Wednesday, February 29, 2012

On the International Date Line

Last week, I read an article about time zones on The Smart Set (via ALDaily) that chronicled the government of Samoa's decision to switch time zones by moving west over the international date line, thus losing a day in December 2011. The article speaks to the fluidity in how humans arrange time. China, for example, has had only one time zone since 1949, while Russia, which had eleven until 2010, has nine. The Boston Globe's Brainiac blog also recently profiled the article, and the Globe piece included a map of the international dateline:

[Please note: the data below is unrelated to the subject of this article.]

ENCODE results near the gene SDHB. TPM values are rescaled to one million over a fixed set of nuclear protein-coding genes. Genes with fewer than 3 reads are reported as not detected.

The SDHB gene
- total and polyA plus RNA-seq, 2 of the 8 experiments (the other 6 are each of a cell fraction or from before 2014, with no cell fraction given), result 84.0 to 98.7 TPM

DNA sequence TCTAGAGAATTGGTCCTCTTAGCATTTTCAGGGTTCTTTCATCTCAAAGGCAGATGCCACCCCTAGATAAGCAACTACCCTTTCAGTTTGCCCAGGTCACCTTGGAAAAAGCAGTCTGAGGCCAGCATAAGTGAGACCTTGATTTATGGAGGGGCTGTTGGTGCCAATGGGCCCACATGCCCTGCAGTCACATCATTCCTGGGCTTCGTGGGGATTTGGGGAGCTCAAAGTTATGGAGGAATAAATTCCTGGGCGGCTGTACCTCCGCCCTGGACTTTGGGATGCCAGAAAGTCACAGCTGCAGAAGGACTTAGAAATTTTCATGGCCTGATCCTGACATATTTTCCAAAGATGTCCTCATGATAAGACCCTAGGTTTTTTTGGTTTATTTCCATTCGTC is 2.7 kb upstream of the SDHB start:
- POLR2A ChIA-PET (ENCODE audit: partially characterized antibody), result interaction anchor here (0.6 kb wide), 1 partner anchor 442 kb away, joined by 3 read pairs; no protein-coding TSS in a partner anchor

The international date line is a fascinating construct, and a close examination of the map makes clear how time zones reflect politics, language, and history.

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